by Marianne Dowling
Anyone who has ever taken a high school chemistry class knows that certain elements, when mixed together, can create an explosion. The members of Two Hours Traffic—most of them chemistry majors at UPEI—hope their pop explosion will happen sooner than later, thanks to the addition of Joel Plaskett, their latest album’s producer.
Front man Alec O’Hanley, guitarists Liam Corcoran, bassist Andrew MacDonald, and drummer Dereck Ellis handed the Halifax pop star their “April Storm” demo after watching him play in Charlottetown (last winter). The band’s melodic guitars and poppy beats must have impressed him, because he agreed to produce their new CD.
O’Hanley says the band has learned a lot about the recording process and the intricacies of crafting great pop music from Plaskett. “He’s really good at arranging the songs and making them good, concise pop tunes,” says O’Hanley.
“If he thought a little something extra needed to be added, he would throw in a guitar track or something or do some singing for us,” says Corcoran.
The result of the hard work is Two Hours Traffic’s second album, tentatively titled Better Sorry Than Safe. It’s a collection of twelve tracks the band feels are sharper and more mature than anything they’ve recorded before.
“It’s definitely poppier and there’s more light-hearted moments on it. It’s definitely more rock in general, but it still has its moments when it’s softer,” says O’Hanley.
With Plaskett’s backing, the band also got access to a professional studio in Halifax—but it came at a high cost. The band spent almost every weekend this fall driving back and forth to squeeze in as much studio time as possible while juggling their school work. And if you want top quality studios, you have to pay top dollar. “The bank account right now is literally at zero,” O’Hanley says looking down at his hands.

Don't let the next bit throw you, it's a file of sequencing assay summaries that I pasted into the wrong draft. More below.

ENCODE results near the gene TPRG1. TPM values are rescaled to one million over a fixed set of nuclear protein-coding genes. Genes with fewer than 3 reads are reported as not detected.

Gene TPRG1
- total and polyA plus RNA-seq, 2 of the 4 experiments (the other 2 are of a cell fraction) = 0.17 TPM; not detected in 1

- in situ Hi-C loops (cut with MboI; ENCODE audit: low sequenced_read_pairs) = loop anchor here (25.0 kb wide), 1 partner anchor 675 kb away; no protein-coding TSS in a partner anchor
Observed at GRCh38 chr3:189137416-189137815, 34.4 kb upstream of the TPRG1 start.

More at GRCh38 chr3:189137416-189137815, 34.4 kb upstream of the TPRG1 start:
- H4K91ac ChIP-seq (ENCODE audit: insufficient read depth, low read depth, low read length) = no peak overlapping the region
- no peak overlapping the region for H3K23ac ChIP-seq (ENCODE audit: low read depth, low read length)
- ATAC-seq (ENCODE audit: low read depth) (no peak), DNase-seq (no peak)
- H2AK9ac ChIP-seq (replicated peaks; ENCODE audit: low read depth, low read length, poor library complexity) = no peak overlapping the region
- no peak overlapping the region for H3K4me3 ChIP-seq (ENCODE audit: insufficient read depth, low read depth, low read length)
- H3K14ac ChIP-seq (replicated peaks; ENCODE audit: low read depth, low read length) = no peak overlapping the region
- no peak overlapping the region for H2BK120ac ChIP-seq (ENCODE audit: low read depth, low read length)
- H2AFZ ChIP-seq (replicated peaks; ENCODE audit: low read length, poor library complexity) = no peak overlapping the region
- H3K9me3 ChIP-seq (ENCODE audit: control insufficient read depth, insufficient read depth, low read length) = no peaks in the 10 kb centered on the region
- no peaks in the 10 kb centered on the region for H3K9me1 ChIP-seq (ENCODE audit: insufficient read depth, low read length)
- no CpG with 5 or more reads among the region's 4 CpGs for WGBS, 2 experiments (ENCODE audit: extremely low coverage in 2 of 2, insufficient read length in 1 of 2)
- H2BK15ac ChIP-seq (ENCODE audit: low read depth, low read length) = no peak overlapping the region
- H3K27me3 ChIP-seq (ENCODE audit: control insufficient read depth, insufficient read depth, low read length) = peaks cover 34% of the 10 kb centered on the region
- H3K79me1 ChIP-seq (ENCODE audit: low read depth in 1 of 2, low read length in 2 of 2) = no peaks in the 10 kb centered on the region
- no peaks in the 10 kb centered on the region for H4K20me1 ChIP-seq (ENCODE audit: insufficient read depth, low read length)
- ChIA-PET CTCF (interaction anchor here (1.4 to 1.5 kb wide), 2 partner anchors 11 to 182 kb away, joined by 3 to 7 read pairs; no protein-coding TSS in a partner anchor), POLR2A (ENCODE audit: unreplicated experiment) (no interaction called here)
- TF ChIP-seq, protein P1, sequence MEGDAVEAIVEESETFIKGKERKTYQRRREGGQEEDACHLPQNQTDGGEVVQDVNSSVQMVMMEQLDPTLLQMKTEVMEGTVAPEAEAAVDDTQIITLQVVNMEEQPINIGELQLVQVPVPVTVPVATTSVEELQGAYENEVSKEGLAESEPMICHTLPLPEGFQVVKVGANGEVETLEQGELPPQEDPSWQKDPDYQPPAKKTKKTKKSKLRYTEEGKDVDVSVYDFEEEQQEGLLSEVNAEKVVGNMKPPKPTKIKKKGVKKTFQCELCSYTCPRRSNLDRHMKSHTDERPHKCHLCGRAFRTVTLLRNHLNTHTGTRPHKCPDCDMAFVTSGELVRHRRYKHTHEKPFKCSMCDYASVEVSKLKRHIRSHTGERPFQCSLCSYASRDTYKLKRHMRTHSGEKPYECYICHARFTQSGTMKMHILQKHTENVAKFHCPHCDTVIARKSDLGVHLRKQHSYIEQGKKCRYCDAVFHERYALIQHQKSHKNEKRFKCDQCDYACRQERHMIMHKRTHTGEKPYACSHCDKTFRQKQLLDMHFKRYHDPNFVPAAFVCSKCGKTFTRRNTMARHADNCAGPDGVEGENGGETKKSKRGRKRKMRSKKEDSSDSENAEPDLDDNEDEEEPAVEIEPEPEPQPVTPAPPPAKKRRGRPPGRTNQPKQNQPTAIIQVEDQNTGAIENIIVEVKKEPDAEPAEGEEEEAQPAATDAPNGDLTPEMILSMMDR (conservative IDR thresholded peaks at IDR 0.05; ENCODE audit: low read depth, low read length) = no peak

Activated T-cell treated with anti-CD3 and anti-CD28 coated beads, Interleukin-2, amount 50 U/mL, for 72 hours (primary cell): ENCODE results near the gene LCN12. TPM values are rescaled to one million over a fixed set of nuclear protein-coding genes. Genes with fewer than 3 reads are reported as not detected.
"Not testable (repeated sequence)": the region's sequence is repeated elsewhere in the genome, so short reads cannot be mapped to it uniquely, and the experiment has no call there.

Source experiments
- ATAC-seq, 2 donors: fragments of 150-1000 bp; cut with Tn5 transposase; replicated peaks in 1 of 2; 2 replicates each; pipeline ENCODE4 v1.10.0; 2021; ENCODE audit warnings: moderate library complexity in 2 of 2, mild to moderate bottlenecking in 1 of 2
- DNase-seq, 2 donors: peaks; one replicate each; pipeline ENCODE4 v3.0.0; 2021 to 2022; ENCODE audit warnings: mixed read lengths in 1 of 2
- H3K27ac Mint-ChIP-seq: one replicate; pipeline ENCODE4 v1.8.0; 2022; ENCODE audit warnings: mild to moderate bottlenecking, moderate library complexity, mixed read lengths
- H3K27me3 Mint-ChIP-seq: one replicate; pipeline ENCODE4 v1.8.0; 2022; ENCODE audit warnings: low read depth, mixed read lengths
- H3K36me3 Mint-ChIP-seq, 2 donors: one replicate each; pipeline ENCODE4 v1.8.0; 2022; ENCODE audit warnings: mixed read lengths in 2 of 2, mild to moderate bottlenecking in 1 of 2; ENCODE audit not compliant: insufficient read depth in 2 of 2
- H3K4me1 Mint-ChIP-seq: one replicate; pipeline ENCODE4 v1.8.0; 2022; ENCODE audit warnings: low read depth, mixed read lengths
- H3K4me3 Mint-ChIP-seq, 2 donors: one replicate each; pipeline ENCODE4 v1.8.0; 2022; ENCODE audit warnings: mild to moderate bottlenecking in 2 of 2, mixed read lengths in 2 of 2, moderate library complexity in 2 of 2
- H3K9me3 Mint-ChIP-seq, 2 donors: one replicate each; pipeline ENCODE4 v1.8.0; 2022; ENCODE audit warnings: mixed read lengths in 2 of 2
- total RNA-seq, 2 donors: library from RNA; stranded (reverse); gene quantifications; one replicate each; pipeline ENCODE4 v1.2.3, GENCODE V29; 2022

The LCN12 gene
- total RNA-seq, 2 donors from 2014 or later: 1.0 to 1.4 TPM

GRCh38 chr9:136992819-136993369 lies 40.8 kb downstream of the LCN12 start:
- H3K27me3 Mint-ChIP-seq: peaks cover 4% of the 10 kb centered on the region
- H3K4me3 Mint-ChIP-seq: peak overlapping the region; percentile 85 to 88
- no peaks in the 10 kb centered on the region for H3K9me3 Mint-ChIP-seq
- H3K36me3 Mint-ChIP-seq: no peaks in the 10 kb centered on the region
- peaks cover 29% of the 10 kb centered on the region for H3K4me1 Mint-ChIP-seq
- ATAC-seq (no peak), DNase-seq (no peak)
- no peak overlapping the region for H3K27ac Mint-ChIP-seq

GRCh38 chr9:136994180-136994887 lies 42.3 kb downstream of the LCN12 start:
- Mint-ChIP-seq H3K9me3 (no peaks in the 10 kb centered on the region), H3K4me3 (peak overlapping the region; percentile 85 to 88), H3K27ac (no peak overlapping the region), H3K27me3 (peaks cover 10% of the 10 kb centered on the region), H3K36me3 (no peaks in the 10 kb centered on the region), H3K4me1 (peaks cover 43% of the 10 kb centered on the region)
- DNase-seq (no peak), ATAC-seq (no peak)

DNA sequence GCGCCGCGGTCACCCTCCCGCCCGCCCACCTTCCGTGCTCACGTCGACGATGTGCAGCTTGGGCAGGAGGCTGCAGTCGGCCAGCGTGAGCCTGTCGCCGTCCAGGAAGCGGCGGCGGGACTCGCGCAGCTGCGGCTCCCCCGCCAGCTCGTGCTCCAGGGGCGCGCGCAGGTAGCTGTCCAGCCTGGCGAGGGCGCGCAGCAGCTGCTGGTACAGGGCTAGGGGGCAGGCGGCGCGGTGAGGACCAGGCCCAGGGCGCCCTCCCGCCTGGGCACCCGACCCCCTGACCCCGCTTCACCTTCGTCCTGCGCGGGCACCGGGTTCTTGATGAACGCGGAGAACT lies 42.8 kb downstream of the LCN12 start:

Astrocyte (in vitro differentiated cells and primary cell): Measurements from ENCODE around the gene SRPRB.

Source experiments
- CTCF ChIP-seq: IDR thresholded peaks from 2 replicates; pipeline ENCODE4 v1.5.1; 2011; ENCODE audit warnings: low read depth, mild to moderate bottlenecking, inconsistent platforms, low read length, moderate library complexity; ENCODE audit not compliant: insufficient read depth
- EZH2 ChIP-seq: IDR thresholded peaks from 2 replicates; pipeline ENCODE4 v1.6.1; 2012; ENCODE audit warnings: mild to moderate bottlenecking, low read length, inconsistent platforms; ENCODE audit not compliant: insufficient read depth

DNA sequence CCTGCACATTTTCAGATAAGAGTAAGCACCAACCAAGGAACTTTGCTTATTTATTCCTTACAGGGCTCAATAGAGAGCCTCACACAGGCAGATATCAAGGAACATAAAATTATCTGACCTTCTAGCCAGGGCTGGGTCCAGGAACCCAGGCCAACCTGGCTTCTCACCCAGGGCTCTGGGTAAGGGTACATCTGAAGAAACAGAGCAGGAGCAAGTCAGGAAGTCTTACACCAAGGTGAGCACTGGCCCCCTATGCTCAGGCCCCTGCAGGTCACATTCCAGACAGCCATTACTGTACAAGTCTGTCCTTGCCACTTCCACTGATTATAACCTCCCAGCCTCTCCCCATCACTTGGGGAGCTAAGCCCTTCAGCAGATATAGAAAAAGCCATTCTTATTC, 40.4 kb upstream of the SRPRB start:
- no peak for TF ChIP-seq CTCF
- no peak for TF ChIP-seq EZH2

The time and expense of the recording process was taxing, but now that it’s over, they feel their experiences make them even more proud of the new album. “When we played a show, we’d keep that money and that’s what paid for this record. No outside help was used,” says Corcoran.
O’Hanley and Corcoran stay quite reserved and soft spoken throughout most of the interview. A water O’Hanley ordered twenty minutes ago still hasn’t arrived at the table, but if there’s anything the band has learned over the past few months, it’s patience. They’re not going to rush anything at this point. “When we started recording our first album, we wanted it in our hands right away. I’m really proud of that EP, but we just spent so much more time on (the new album),” says Corcoran.
The band hopes to tour the album in the summer, after their classes end for the year. And although the members of Two Hours Traffic find themselves poised for success, their goals remain humble.
“I just would like to have a chance to make a string of albums and have the means to do that,” says Corcoran. He sums up the past year of experiences as the band prepares for the next phase.“It’s a great time, but it’s a tough process.”